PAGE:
What HOA Directors Should Know When Making Decisions Not to Have Earthquake Insurance

The recent 7.0 earthquake in Alaska has brought to light the importance of homeowners associations having proper insurance coverage when a catastrophic event occurs. Unfortunately, it is often not until after the catastrophic event occurs and the losses become realities, when those affected by the lack of having insurance coverage for the event (i.e. earthquake or flood insurance) learn the ramifications of decisions that were made not to spend the money for the insurance coverage.  Such a scenario is now playing out in the River’s Edge Condos located on the northern bank of Eagle River in Anchorage Alaska, where the 7.0 earthquake that struck on November 30th has caused considerable damage and left properties uninhabitable. (See Sean Maguire, December 10, 2018, article entitled, “Homeowner Association didn’t have quake insurance, residents of condemned Eagle River condos say”).

Association directors have an obligation to act in the best interests of the association and its members. The fulfillment of directors’ responsibilities necessitates making well-reasoned and informed decisions and the “business judgment rule” that association directors rely on for protection against liability requires sufficient investigation of the matter at hand. By making well-reasoned decisions and acting in good faith, directors will limit the potential liability of the association, and their personal exposure to liability.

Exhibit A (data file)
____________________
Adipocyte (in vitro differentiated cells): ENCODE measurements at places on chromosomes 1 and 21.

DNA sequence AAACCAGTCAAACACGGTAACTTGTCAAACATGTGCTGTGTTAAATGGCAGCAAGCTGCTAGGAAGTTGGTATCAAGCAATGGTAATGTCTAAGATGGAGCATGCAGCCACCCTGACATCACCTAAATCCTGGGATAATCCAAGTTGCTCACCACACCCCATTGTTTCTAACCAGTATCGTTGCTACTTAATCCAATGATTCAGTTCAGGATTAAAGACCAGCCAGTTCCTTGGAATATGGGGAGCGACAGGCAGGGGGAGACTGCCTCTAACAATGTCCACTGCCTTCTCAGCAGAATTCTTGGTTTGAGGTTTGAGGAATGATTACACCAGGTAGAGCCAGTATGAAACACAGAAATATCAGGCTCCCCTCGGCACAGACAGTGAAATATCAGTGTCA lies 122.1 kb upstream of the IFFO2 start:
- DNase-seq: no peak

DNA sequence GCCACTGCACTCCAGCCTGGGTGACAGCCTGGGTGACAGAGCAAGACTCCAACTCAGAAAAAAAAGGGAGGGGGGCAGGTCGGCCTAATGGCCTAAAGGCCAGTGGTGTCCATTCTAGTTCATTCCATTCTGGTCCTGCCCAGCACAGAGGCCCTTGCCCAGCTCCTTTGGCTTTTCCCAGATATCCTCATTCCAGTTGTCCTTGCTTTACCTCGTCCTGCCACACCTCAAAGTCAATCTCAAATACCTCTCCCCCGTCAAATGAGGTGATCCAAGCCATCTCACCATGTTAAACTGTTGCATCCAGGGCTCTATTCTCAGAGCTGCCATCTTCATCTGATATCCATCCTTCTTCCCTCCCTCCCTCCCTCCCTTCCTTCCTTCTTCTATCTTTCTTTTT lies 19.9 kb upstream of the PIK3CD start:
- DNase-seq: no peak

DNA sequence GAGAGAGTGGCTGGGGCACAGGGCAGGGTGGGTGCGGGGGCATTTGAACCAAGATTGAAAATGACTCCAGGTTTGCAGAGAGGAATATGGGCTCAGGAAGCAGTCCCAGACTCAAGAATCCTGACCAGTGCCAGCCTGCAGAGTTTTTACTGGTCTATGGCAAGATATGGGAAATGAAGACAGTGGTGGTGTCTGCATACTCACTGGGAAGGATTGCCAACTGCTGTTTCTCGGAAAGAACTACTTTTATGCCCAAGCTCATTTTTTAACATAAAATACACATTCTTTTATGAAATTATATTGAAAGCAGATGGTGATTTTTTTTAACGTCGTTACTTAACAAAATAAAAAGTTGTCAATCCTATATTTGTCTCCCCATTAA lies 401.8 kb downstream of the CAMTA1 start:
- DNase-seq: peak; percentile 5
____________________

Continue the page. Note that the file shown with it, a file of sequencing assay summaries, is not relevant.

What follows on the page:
Frequently, association directors are under the mistaken impression that they are always protected against personal liability by state statutes and/or provisions in their association’s governing documents that are designed to shield the individual volunteer officers and directors from personal liability for their acts as an officer or director of their homeowners association. While it is correct that there are state statures and provisions in governing documents that are designed to protect the volunteer officers and directors of the association against personal liability for their actions as an officer and/or director, there are conditions that generally apply to such protection, such as: (i) the act or omission was performed within the scope of the officer / director’s association duties; (ii) the act or omission was performed in good faith; and (iii) the act or omission was not willful, wanton, or grossly negligent.

Although keeping HOA dues low is a valid concern of an association’s directors, artificially suppressing dues at the expense of the safety and stability of the association’s infrastructure is not a “good faith” course of action, let alone sound business judgment. The association as a whole was organized to manage the development and the board can, and should levy assessments to fulfill that management obligation.

Maintaining proper insurance is an important element in association management. At the very least, for directors attempting to avoid individual liability, the board must make a reasonable inquiry into obtaining coverage and make responsible and informed decisions regarding such policies. When it comes to making decisions about carrying earthquake insurance, association directors must:

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